An increasing number of scientific studies indicate that maternal stress during pregnancy influences fetal development of the nervous system and thereby the behavioural phenotype. We have previously reported attenuated prepulse inhibition (PPI) of the startle reaction in adult female rats derived from dams exposed to chronic mild stress (CMS) during gestation. In humans, decreased PPI has been reported to be associated with anxiety. Because of its potential translational value across species, the modulation of startle reactivity may be a useful tool in examining altered emotional reactivity following prenatal insults. The present study aimed at investigating whether prenatally stressed male offspring would display altered startle phenotype. Stress was induced by maternal gestational exposure to alternating procedures, i.e. CMS. At the age of 3 months, half of the offspring were blood sampled under restraint. At the age of 6 months, i.e. three months later, all animals were tested in the acoustic startle and the light enhanced startle (LES) paradigm. Control and CMS male offspring showed similar basal startle and LES levels. Maternal gestational exposure to the relatively mild, variable paradigm of stressors affected the PPI response pattern in male rats. In prenatally manipulated males, the PPI response differed statistically significantly, depending on prior exposure to an episode of postnatal acute stress (blood sampling under restraint). In contrast, the PPI response in control males was unaffected by this postnatal experience. The present work supports the hypothesis that the maternal environment is a long-term determinant of phenotypic differences in sensitivity to stressors.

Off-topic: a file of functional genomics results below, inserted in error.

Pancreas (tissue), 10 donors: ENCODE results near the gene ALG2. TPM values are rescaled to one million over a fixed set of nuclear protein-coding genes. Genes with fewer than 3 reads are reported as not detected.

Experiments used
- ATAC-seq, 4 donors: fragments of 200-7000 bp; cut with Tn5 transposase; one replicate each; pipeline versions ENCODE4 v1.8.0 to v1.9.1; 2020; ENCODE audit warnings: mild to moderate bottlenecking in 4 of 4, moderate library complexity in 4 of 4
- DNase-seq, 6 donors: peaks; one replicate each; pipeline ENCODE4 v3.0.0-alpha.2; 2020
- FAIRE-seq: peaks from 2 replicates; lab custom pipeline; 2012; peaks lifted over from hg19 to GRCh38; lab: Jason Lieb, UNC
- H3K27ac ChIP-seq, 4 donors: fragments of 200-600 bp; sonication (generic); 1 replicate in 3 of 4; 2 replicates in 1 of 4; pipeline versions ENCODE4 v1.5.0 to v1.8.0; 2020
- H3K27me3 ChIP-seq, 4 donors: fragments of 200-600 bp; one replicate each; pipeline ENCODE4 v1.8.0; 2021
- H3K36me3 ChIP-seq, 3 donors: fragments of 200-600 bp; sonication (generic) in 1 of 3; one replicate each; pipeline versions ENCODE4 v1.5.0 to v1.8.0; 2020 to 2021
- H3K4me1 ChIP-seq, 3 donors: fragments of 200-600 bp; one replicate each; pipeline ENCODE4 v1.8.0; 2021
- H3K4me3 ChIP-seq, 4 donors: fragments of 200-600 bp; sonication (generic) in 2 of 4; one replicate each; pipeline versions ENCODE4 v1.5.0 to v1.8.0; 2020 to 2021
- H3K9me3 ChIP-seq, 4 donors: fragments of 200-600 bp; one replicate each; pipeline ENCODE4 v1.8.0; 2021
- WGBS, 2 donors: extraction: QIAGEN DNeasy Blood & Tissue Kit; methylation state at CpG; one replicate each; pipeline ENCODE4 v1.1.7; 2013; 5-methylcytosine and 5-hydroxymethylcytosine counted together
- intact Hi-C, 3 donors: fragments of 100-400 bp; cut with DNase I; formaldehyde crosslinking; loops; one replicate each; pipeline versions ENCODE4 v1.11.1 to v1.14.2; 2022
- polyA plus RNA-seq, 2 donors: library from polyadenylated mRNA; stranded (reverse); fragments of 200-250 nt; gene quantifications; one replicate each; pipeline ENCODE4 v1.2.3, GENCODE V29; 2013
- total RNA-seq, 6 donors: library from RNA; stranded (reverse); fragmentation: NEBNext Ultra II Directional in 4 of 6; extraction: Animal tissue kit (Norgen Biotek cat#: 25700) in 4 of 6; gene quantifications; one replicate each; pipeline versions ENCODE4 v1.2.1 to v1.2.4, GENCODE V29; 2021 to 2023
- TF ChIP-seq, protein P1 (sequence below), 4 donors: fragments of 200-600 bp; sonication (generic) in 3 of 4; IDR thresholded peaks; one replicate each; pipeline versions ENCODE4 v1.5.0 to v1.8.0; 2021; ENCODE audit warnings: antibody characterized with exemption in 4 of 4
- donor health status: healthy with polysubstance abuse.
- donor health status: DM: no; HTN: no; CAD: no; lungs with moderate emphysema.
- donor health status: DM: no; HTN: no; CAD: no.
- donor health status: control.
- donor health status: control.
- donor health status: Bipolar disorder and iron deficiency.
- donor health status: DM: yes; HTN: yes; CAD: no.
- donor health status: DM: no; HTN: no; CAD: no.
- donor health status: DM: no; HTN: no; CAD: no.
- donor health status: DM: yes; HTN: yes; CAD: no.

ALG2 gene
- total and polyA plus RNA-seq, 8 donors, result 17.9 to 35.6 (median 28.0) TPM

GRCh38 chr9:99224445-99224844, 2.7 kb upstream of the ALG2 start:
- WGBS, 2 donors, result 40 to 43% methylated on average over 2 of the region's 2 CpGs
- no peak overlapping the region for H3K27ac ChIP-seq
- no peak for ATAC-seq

|Journal||International Journal of Developmental Neuroscience|
|Publication status||Published - 2011|
- Acoustic startle
- Chronic mild stress
- Prepulse inhibition
- Prenatal stress
- Animal model